Ok. I am so beyond excited! I just found the coolest, most creative project ever! I know, my year is winding down, and I have officially six more teaching days left (not that I am counting) before finals. Most teachers are packing up, kicking their heels up, and NOT looking for new material for September…well, except this girl. Actually, I kind of fell upon the material as I was lazily scrolling through Pinterest.
I love, love, love Lauren Randazzo, another TpT seller and blogger, who has spectacular products and amazing teaching tips and ideas. I was reading some of her blog posts, when I came across a project she is doing with her high school students called “20% Time”, also known as, “20 Time” and “Genius Hour”. You can check it out here: Lauren Randazzo-20 Time. I have never heard of this project before, and after Googling, I quickly learned that this project comes from an idea of Google and 3m: These companies give their employees 20% of their weekly work time to create projects, ideas, and work with their passions beyond and unrelated to their work projects. With this time, Google’s and 3m’s employees created Gmail and sticky notes on this 20% time! Well, why can’t a teacher give their students 20% of their time in the classroom (one class period a week) to a passion, an invention, an interest or an idea????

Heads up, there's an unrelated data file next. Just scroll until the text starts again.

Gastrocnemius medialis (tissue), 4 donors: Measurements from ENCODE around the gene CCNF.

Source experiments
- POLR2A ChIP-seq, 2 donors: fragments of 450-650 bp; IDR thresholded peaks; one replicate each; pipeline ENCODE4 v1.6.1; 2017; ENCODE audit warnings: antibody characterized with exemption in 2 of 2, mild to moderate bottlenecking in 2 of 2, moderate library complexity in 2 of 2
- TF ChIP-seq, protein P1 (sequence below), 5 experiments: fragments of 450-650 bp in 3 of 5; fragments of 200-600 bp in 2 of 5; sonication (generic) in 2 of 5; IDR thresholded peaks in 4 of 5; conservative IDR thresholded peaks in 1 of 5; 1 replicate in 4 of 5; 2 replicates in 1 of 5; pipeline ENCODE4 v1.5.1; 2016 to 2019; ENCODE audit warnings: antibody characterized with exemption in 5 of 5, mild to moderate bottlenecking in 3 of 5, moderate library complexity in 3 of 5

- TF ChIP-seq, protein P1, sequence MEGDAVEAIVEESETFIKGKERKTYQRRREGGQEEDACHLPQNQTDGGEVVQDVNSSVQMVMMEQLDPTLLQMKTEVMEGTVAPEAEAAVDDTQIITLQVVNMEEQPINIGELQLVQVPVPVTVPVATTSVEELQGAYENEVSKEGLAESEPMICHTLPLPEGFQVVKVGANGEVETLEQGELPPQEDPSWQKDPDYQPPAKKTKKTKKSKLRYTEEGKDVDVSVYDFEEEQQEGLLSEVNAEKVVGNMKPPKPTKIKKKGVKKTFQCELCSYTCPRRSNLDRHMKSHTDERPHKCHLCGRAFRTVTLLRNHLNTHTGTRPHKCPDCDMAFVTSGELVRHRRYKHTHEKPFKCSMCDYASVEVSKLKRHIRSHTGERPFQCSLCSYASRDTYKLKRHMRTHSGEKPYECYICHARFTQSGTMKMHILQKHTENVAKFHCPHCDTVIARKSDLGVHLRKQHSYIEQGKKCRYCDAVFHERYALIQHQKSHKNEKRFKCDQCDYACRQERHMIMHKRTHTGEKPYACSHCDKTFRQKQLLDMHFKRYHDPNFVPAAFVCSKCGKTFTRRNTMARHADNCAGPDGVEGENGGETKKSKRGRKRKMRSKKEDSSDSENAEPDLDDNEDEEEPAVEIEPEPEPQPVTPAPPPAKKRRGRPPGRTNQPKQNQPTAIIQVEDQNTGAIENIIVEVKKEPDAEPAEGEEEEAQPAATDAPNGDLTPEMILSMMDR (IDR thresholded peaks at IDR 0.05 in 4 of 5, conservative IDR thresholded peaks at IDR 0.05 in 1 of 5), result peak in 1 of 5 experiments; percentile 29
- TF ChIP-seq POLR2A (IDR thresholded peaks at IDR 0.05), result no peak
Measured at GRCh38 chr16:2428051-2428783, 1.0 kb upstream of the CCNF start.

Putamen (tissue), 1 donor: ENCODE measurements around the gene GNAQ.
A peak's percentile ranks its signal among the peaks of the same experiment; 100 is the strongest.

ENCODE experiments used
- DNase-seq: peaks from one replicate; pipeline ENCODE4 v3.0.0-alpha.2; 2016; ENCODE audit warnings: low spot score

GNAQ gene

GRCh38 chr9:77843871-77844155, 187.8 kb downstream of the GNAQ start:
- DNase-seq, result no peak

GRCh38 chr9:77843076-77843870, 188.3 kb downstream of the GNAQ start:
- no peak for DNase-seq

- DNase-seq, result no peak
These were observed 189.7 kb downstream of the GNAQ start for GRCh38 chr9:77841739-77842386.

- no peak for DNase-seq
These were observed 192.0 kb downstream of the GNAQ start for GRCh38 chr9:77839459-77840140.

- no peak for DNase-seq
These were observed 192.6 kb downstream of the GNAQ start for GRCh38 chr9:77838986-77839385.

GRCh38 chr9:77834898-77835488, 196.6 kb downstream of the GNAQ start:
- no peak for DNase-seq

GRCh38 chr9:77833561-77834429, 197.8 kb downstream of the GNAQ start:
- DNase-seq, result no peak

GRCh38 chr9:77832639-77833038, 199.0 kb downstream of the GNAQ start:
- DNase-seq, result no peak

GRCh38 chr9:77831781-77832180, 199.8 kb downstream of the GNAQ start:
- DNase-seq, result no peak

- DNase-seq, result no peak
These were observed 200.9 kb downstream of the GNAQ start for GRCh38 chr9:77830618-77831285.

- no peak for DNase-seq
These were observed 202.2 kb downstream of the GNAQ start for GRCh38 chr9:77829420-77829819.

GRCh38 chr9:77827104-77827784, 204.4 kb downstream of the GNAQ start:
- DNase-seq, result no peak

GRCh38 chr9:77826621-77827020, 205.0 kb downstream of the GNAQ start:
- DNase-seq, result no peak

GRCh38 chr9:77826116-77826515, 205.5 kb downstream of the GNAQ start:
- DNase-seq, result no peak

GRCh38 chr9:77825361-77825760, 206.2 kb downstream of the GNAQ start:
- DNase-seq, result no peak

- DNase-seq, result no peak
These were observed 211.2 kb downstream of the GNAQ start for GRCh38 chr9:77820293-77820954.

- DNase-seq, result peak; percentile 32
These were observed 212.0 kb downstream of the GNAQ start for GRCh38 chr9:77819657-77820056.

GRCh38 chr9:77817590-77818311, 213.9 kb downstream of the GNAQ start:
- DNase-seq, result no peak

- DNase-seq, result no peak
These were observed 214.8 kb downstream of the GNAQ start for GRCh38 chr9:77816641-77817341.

Let me go back…Over the last two years, the Common Core seized my curriculum and infiltrated it with rigor, higher level texts, more reading, citing information, research, complex writing, more rigorous texts, close reading, and all the other components of the Common Core curriculum; nevertheless, much of this commotion left many of my students in the dust, exhausted, bored and REALLY loathing school. I quickly watched all the creativity get sucked out of my classroom, and for a teacher who loves students to be creative, artistic and imaginative, this was quite a blow to me too.
Just like my students, I needed creativity back in my room, so this year I tried out Interactive Notebooks in my classroom. I love, love, love them, and I plan on using them again next year. These notebooks brought back creativity and color to my classroom; a classroom that was very dreary and dull the year before (Trying to get 8th graders through To Kill a Mockingbird is not easy). However, I was still noticing the same common attitude and complaints: “I don’t want to read”, “This is too long and boring”, “Why can’t we do something fun?”. Do you know how hard that is for an English teacher to hear?!?!?! And then the light bulb went on after watching this TED Talk a few nights ago: